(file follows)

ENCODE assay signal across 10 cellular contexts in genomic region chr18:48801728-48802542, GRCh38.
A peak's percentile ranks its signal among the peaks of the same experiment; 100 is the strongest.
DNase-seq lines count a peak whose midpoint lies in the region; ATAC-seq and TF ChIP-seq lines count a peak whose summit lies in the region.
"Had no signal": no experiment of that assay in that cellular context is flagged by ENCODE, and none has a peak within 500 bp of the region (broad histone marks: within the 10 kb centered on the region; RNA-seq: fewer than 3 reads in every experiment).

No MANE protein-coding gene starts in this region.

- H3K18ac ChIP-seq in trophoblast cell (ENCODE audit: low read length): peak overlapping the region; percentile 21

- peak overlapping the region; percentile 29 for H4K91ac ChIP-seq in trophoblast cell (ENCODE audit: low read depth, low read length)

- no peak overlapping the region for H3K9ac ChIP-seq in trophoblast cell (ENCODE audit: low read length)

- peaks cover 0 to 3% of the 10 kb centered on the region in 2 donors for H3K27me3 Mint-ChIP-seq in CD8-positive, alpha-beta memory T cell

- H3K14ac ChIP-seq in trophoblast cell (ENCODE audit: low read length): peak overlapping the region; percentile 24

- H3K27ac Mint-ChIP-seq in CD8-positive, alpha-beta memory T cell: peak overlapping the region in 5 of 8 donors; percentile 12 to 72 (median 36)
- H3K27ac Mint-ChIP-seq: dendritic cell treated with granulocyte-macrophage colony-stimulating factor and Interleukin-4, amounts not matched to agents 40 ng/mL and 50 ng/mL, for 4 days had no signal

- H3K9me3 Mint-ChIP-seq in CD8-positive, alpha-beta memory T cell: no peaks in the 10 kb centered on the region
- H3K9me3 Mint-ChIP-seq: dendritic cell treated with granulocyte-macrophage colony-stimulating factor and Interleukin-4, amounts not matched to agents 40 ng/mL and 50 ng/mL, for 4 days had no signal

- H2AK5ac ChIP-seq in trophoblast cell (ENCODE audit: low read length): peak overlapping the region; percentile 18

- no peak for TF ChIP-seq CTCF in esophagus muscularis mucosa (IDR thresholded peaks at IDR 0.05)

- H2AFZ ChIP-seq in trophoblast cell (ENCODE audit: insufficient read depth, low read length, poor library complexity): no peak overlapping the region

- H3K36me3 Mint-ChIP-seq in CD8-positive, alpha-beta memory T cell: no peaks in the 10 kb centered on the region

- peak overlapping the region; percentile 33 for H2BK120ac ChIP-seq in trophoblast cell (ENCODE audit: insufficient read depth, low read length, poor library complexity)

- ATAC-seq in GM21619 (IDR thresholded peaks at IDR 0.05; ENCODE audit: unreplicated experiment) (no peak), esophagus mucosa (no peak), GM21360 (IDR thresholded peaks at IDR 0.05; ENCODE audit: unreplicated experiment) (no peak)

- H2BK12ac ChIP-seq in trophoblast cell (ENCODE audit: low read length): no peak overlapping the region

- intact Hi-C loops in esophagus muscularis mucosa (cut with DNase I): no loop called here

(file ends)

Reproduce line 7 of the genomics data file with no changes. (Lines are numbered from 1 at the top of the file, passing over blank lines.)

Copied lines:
- peak overlapping the region; percentile 29 for H4K91ac ChIP-seq in trophoblast cell (ENCODE audit: low read depth, low read length)